Welcome to our weekly series: Friday’s Farm Fauna. Life abounds at our training farm, and it’s not just the fresh veggies, fruit, and flowers our farmers grow. From wild turkeys to snapping turtles to bumblebees, every Friday, we share a glimpse of the hidden life on our farm.
In honor of Black Friday, I chose this black wolf spider as today’s featured Farm Fauna. When we moved these sandbags to use as weights for row cover in our winter production, this spider politely waited until I dug out my camera before scurrying off to another dark place.
Identification is difficult for this spider. It is a part of the Lycosidae family of spiders, all of whom hunt for their prey rather than using webs. I couldn’t find any web resources to get a positive identification on this spider’s species, and the printed guides in our office simply say that there are many species in North America, and it is hard to distinguish between them. In general, the wolf spiders’ eyes set them apart from other spiders: a row of four small eyes, two large ones above the row, and two smaller ones pointing backwards. I bet if you had 360 degree vision and eight legs, you would be a pretty good hunter, too.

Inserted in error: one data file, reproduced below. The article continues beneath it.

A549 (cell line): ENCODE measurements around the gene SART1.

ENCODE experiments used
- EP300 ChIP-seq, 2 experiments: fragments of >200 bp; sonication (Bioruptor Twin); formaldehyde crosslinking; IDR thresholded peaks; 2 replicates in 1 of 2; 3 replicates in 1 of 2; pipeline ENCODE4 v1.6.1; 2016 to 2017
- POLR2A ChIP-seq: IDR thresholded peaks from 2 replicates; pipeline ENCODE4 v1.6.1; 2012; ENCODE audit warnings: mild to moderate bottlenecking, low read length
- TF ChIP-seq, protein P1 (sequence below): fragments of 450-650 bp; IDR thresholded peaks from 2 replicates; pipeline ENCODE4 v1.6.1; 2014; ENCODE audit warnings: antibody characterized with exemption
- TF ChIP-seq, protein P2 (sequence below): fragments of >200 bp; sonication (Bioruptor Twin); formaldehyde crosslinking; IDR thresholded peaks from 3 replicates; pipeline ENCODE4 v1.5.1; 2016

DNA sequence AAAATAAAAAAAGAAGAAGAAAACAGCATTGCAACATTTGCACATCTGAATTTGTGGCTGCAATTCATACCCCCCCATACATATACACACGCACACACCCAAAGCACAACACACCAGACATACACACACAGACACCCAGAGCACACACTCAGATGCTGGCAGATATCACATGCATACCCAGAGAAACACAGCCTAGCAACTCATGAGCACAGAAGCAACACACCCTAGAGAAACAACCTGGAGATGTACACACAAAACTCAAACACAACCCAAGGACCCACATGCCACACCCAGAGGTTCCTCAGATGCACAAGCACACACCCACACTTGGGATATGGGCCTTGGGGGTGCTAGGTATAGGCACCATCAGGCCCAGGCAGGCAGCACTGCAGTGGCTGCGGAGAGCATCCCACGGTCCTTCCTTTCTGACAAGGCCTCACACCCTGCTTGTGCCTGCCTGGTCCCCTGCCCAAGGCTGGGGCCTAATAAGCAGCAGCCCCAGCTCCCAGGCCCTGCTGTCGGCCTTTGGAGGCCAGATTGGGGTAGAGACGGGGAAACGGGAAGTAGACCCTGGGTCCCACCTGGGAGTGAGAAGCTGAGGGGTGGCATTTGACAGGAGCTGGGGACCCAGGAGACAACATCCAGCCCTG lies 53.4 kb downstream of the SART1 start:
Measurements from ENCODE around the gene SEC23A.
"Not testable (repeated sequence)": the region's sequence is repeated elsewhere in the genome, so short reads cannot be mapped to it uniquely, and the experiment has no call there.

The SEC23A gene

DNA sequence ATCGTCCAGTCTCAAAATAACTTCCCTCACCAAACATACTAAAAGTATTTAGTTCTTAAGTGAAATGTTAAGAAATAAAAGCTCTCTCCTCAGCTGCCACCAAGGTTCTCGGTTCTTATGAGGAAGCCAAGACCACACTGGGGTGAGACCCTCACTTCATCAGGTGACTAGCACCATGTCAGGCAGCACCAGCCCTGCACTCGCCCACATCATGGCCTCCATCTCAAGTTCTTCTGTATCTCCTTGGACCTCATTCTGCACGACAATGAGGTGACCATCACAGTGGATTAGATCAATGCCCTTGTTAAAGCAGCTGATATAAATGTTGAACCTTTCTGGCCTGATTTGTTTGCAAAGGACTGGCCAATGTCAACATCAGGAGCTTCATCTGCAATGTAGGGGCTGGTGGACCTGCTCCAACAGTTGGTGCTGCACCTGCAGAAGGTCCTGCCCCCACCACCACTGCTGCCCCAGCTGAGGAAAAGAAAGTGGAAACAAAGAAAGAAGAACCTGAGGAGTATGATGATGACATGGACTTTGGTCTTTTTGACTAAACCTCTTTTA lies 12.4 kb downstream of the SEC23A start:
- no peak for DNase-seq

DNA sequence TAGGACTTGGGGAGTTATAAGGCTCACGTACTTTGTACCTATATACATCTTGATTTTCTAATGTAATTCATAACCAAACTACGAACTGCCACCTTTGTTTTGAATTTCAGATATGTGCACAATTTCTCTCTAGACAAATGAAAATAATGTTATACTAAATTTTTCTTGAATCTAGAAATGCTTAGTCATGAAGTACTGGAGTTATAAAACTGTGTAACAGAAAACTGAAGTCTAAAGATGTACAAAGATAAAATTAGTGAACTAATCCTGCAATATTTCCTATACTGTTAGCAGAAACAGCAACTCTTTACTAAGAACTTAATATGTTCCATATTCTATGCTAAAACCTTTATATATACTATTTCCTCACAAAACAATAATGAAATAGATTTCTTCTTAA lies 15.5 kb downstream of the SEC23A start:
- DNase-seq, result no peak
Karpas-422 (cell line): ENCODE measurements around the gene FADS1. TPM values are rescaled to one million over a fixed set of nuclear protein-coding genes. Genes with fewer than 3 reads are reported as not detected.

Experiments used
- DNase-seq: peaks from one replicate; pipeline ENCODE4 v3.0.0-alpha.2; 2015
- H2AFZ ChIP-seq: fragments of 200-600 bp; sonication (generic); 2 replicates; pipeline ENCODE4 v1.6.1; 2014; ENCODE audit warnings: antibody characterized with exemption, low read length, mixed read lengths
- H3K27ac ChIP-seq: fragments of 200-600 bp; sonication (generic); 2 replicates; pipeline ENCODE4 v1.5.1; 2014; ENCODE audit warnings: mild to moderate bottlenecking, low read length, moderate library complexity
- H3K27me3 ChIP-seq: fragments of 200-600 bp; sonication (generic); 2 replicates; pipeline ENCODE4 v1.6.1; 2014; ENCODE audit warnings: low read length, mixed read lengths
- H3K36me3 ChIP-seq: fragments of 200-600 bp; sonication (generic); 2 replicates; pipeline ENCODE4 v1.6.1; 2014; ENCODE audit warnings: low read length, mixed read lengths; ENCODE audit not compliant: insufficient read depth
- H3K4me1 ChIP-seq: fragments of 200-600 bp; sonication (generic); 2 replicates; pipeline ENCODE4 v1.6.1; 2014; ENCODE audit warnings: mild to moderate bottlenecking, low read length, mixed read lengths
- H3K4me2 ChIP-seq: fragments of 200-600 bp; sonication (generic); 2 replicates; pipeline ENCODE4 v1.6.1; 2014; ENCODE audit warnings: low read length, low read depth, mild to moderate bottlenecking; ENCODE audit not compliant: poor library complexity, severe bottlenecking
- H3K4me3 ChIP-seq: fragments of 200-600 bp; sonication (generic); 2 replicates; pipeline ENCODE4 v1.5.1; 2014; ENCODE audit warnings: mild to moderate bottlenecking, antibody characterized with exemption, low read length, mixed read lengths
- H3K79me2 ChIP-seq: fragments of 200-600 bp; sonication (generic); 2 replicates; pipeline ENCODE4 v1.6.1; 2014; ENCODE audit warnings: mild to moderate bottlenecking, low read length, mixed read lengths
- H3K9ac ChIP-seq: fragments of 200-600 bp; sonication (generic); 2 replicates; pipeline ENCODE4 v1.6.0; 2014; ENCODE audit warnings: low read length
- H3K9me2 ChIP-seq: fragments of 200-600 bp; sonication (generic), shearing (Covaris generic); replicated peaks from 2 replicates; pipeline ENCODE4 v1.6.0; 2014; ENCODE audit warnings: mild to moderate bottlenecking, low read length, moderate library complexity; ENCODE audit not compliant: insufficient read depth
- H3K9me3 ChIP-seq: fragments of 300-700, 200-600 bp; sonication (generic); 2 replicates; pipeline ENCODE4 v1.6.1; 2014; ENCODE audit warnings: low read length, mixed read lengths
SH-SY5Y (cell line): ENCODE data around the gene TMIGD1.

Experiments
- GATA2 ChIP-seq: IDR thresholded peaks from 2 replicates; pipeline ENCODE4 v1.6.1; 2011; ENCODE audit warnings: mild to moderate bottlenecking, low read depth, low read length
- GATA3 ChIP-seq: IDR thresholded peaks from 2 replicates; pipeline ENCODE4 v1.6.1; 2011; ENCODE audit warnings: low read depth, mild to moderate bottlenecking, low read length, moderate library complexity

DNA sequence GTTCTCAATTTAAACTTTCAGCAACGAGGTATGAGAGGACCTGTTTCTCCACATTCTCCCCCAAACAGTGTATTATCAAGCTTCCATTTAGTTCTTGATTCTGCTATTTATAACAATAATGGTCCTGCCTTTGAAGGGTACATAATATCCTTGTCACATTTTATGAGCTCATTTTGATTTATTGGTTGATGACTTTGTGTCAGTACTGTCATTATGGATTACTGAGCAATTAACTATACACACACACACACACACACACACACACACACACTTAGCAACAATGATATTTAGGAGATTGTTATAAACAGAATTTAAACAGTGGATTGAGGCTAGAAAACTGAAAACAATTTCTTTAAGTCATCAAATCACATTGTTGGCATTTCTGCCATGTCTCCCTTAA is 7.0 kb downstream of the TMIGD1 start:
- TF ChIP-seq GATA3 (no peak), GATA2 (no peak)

While wolf spiders terrify the arachnophobes among us, they serve an important role on the farm. They devour many, many insects, and they are not harmless to humans. So, next time you see one of these fellows in your bathroom, consider trapping it and returning it outside to your garden instead of smashing it.
To read earlier posts in this series, click on the links below:
Pink Spotted Lady Bug
Spotted Cucumber Beetle
Western Gray Tree Frog
Plains Leopard Frog and Western Ribbon Snake
Swallowtail Butterfly Caterpillar